Fed to leave rates unchanged amid economic uncertainty

WASHINGTON - A powerful US central bank panel, led by Federal Reserve chairman Ben Bernanke, is widely expected to keep its key interest rate unchanged in the coming week amid growing economic uncertainty.

By (AFP)

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Published: Sun 3 Aug 2008, 3:41 PM

Last updated: Sun 5 Apr 2015, 11:48 AM

Most economists are betting that the Federal Open Market Committee (FOMC) will keep the federal funds rate firmly anchored at 2.0 percent amid lackluster economic growth.

Analysts say the Fed is caught between a rock and a hard place because a cut in rates could trigger fresh inflationary pressures while a rate hike could strangle fragile economic momentum.

Thus, Bernanke and his fellow central bankers are expected to sit on their hands during a policy meeting set for Tuesday.

"I think the Fed is going to stand on the sidelines holding at 2.0 percent. We're getting a very mixed economic picture right now," said Scott Anderson, an economist at Wells Fargo.

Anderson said the world's biggest economy is throwing off mixed signals which makes it likely that the Fed will not want to make any rash rate calls.

Official data revealed that the economy grew at a 1.9-percent pace in the second quarter which marked an improvement from the first three months of the year, but the economy got a timely boost from a giant 168-billion-dollar emergency stimulus.

America's unemployment rate meanwhile ticked up to 5.7 percent during July, according to another government survey. Economists say job losses this year are not as bad as in prior recessions, but the unemployment rate is now at a four-year peak.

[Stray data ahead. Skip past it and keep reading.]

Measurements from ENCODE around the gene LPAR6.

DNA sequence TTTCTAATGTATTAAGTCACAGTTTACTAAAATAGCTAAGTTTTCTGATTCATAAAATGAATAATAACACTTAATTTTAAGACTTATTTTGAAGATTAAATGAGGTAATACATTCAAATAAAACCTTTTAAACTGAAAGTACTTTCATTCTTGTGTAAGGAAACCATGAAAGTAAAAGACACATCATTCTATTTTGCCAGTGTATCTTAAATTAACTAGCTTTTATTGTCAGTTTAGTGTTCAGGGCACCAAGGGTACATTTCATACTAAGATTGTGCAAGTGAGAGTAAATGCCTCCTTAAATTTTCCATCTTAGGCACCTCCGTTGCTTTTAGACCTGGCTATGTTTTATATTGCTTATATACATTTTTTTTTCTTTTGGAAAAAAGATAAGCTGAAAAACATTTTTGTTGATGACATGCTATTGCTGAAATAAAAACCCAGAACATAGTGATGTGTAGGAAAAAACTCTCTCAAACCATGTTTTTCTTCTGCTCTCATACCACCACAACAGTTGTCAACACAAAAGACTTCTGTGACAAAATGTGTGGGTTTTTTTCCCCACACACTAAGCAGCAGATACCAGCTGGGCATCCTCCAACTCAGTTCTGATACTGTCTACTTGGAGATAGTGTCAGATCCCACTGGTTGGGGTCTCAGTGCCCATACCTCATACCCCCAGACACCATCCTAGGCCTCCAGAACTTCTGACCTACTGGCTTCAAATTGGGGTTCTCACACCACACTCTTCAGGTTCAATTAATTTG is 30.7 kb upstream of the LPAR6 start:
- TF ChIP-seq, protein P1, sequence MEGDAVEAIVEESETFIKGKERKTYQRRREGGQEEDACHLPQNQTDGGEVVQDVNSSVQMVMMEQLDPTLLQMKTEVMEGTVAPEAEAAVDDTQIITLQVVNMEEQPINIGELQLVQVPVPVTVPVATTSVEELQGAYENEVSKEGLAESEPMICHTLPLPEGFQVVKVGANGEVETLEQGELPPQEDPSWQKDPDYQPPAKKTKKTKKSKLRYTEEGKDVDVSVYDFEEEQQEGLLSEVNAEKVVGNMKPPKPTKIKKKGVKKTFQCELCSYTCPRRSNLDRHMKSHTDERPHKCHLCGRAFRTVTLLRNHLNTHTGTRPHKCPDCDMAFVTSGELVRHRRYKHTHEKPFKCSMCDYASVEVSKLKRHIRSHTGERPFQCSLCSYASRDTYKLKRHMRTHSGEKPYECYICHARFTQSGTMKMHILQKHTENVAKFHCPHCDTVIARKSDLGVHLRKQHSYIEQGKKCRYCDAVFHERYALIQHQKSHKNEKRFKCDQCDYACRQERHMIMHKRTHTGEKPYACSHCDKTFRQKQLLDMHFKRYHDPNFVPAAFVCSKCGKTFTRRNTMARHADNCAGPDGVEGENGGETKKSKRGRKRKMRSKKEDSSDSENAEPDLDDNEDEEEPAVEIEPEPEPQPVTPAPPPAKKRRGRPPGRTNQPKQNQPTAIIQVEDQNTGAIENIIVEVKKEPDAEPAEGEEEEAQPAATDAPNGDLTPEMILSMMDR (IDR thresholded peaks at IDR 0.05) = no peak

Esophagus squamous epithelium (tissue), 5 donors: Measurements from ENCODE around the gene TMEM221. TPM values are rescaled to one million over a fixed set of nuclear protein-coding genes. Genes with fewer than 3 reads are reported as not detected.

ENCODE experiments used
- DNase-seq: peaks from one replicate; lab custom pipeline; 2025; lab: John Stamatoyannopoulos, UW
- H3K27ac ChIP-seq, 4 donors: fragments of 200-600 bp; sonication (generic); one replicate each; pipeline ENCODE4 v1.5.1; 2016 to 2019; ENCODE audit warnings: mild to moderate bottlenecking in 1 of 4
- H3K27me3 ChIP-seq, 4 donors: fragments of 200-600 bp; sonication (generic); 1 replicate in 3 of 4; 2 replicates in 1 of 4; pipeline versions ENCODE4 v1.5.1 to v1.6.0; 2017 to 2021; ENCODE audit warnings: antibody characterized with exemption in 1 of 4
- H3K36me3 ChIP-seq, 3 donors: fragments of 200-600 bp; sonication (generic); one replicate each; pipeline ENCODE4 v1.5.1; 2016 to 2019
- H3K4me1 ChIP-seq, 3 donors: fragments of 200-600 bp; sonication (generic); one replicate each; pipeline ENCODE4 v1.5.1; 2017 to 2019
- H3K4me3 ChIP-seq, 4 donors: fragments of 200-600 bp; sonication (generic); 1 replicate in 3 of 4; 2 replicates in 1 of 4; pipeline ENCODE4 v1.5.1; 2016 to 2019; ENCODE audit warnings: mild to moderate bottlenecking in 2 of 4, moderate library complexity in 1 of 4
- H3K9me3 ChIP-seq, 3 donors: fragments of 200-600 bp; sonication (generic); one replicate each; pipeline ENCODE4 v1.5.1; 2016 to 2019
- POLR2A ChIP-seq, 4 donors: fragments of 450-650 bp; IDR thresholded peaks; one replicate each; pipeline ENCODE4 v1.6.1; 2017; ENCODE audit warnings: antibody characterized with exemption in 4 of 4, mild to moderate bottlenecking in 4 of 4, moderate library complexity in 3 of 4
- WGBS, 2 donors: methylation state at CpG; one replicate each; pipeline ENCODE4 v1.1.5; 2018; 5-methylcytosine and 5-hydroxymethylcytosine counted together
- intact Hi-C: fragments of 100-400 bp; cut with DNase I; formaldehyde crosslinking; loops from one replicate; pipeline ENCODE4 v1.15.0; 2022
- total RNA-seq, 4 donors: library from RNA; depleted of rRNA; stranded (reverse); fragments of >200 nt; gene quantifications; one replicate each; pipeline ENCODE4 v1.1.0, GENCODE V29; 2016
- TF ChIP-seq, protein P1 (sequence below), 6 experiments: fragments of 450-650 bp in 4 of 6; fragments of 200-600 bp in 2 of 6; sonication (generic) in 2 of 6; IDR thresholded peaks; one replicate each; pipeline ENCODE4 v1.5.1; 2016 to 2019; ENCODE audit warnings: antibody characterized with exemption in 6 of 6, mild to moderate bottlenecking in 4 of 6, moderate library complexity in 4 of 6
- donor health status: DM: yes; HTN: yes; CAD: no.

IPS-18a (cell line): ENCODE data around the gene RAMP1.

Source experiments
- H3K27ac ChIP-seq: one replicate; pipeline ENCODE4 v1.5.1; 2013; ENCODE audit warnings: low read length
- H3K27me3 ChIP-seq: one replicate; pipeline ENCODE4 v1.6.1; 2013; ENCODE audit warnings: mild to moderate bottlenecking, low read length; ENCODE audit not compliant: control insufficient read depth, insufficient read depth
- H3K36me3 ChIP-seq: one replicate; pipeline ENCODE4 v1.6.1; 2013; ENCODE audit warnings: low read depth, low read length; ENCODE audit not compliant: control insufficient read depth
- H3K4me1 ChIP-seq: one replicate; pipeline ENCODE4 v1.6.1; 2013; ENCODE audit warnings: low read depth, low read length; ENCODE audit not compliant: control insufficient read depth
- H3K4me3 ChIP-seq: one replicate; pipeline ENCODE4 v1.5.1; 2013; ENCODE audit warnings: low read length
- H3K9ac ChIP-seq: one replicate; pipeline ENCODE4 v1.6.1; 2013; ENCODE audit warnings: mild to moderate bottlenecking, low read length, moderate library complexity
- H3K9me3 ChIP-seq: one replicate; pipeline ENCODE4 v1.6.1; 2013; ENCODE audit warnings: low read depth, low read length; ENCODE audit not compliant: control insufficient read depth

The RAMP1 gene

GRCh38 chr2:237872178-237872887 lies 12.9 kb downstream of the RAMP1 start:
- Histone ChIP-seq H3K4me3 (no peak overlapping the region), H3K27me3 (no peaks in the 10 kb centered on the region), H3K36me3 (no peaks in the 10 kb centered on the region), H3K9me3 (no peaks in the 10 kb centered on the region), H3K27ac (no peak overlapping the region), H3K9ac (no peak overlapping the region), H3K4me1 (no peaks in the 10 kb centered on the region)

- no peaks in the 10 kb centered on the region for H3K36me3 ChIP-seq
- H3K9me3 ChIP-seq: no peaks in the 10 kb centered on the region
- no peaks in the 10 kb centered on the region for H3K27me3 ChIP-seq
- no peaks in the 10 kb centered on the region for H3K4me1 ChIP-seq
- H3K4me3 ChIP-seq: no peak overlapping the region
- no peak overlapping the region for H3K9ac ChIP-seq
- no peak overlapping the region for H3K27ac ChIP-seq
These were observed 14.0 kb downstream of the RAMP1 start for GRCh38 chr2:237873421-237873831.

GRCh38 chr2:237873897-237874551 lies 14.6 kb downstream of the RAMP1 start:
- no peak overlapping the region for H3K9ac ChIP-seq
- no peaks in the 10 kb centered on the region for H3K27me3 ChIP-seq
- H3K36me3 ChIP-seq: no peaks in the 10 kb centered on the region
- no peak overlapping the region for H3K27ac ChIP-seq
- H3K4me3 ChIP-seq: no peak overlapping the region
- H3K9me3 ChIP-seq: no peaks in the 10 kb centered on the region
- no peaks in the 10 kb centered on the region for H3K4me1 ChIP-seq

Some analysts believe the 14-trillion-dollar US economy has already slumped into a recession -- the government revised its tally for 2007 fourth-quarter growth last week to a negative 0.2 percent -- but others say the economic picture is not so dire and that a recession will be avoided.

If market predictions come true, the Fed will keep rates on hold for a second straight time on Tuesday after slashing rates aggressively by 3.25 percentage points between September and late April.

The Fed cut rates in a bid to fire up economic vitality which has been threatened by a lingering housing market downturn, a credit squeeze in the banking industry and searing oil prices.

"I think the housing market is really the central element of this crisis," Bernanke told Congress last month, signalling that a potential rebound in the housing market could trigger an economic revival.

The Fed is unlikely to raise rates until the housing market stabilizes, especially as stretched consumers appear to be cutting back on purchasing big-ticket items like cars and large household appliances.

"The Fed will do nothing next week. Fed will keep fed funds at 2.0 percent, voice its concern about the longer term inflation threats from commodity prices," said John Lonski, the chief economist at Moody's Investor Service.

Some analysts say the Fed would like to raise rates, in part to ward off the inflationary risks presented by high oil prices, but they say the ailing housing market has boxed policymakers into a corner.

"In the minutes of its June meeting, the FOMC characterized the economic outlook as "very uncertain' and the appropriate path for interest rates as "quite unclear.' Arguably, this foggy policy environment has only worsened in the intervening six weeks," analysts at Lehman Brothers said in a research note.

The central bank is expected to lift rates later this year after November's presidential election, or by early 2009 on the premise that the housing market will recover, inflationary pressures will cool and wider growth will start to improve.

But as veteran economists will tell you, no one can read the future, and events might dictate otherwise.

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